tTG2 is the main autoantigen involved in CD pathogenesis[21], however it is an enzyme essential for the process of wound healing and tissue reparation, since it is able to create crosslinks between peptides[39]. For this reason, tTG2 is over-expressed not only in gluten-related disorders, but even in all pathological conditions that induce mucosal injury, as confirmed in the present study. In our analysis, we reported that tTG2 has a good performance in the comparison between CD and GS or IBS. This detail could be useful especially in the subgroup of subjects with IBS who show positivity of anti-tTG antibodies, without histological evidence of CD[40]. Moreover, our result may explain the reason of a four-fold increased risk of CD in subjects with IBS[41]. A pattern similar to tTG was found for IFNγ. Indeed, patients with CD show the upregulation of IELs-secreted IFNγ. This ability has been demonstrated even in peripheral T lymphocytes of CD patients, which are able to produce high IFNγ levels when stimulated by gliadin peptides[42,43]. For these reasons, tTG2 and IFNγ could represent a good diagnostic tool in gluten related-disorders. In summary, we found a high specificity of tTG2 and IFNγ, despite an expected low sensitivity, in discriminating CD from GS development. The expression of these molecules in GS has been poorly explored until now and available data are controversial. Some reports have shown an IFNγ overexpression in GS similar to CD[44], while others described a marked increase only in CD[19]. In the present study, we have found that high levels of IFNγ are more predictive of CD than GS.

TLR2 is a receptor involved in the innate immune response against non-self antigens. It has been demonstrated that some gliadin peptides may bind such receptor and address the production of interleukin 1, a proinflammatory cytokine, trough the mediation of MyD88[27]. Moreover, MyD88 was found to be a key protein mediating the release of zonulin in response to gliadin, thus leading to an increase of mucosal permeability in CD[28]. In a previous report[19], patients with GS expressed higher levels of TLR2 than subjects with CD. However, we found that ME had similar baseline mRNA levels encoding for TLR2, independently from the successive development of CD or GS within a two-year period. Surprisingly, in our series, non gluten related ME had the highest levels of TLR2. This finding could be related to the deep deregulation of TLRs, which has been described in IBD (a possible cause of non gluten related ME). Indeed, such receptors mediate the immune response against the microbiota, a phenomenon that has been claimed as a trigger in IBD pathogenesis[45-47].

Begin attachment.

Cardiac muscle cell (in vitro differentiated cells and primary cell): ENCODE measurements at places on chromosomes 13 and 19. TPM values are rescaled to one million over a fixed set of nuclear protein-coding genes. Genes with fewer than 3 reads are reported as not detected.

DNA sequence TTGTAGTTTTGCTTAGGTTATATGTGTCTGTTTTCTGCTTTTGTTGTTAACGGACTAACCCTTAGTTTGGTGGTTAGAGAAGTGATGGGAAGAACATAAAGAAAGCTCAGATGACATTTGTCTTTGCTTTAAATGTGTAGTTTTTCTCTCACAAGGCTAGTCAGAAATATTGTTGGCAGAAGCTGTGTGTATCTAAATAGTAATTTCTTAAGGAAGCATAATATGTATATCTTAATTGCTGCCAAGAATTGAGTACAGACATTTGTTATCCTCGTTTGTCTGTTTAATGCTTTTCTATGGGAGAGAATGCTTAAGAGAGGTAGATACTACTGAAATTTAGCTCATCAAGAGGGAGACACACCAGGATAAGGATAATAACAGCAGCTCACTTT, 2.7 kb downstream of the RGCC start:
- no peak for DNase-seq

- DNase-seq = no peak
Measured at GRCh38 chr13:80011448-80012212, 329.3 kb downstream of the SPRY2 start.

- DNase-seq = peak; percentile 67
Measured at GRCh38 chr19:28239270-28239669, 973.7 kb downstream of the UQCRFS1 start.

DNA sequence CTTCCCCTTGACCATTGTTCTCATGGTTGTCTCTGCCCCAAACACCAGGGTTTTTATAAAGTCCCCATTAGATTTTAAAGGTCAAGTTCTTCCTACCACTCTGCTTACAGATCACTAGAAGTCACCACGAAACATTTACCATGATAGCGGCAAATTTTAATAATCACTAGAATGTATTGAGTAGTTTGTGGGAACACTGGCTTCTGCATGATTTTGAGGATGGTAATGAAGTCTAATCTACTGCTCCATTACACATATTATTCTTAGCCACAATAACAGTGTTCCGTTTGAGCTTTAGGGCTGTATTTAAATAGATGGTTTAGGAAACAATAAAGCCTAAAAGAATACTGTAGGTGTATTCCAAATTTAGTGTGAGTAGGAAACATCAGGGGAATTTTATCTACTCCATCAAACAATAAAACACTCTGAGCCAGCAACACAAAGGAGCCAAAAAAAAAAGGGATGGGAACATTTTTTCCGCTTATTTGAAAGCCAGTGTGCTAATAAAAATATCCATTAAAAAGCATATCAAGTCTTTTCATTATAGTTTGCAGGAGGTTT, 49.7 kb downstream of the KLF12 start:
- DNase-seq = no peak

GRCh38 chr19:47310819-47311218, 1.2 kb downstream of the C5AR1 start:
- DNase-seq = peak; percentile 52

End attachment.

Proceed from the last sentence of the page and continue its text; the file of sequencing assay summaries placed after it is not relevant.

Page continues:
In regard to the molecular pattern of MyD88, similarly to TLR2, we found that patients with non gluten related causes of ME showed higher levels than IBS and GS, but comparable with CD. This finding suggests that a potential increase of intestinal permeability may be more marked when a severe intestinal damage underlies ME. On the other hand, MyD88 has been poorly investigated in CD. Eiró et al[48] demonstrated that its increased expression paralleled mucosal TLR4 in CD. Therefore, MyD88 overexpression overtaking TLR2 may be explained by a MyD88-independent pathway for TLR2 in CD, as described by Junker et al[25].

In conclusion, our results suggest that a single marker is unable to discriminate the development of different ME underlying conditions as well as between CD and GS. High mucosal levels of tTG and IFNγ mRNA may predict the development of CD more than GS with high specificity. TLR2 does not discriminate the development of CD from GS. High MyD88 levels may indicate that intestinal permeability is more increased when a severe intestinal damage underlies ME (CD as well as Crohn’s disease). Finally, a reliable marker for GS diagnosis has not yet been found; however, further studies need to be addressed to evaluate whether the combination of different mucosal markers could help the differential diagnosis with CD and support the identification of doubtful cases of GS[49,50]. Therefore, the results of the present paper do not seem to show a clear translational value.

COMMENTS
Background

Microscopic enteritis is an inflammatory condition, which is characterized by increased intraepithelial CD3 lymphocytes in the duodenum and can be due to both gluten and non-gluten related diseases.

Research frontiers

The MyD88 was found to be a key protein mediating the release of zonulin in response to gliadin, thus leading to an increase of mucosal permeability in CD. Therefore, an increase of MyD88 may be considered as a marker of an alteration of intestinal barrier.

Innovations and breakthroughs

The authors demonstrated that tissue transglutaminase and interferon gamma may predict the development of Celiac Disease more than Gluten Sensitivity with high specificity, despite an expected low sensitivity.

Peer-review

This report seeks to distinguish among 4 causes of duodenal lymphocytosis (celiac disease, non-celiac gluten sensitivity, wheat allergy and irritable bowel syndrome) by retrospectively comparing the mRNA expression of tissue transglutaminase 2, interferon gamma, toll-like receptor 2 and myeloid differentiation factor 88 in duodenal biopsies from 89 patients obtained up to two years previously.

Footnotes

Manuscript source: Invited manuscript

Specialty type: Gastroenterology and hepatology

Country of origin: Italy

Peer-review report classification

Grade A (Excellent): 0

Grade B (Very good): B, B

Grade C (Good): C

Grade D (Fair): 0

Grade E (Poor): 0

P- Reviewer: Freeman HJ, Mishra PK, Rhoads JM S- Editor: Qi Y L- Editor: A E- Editor: Ma S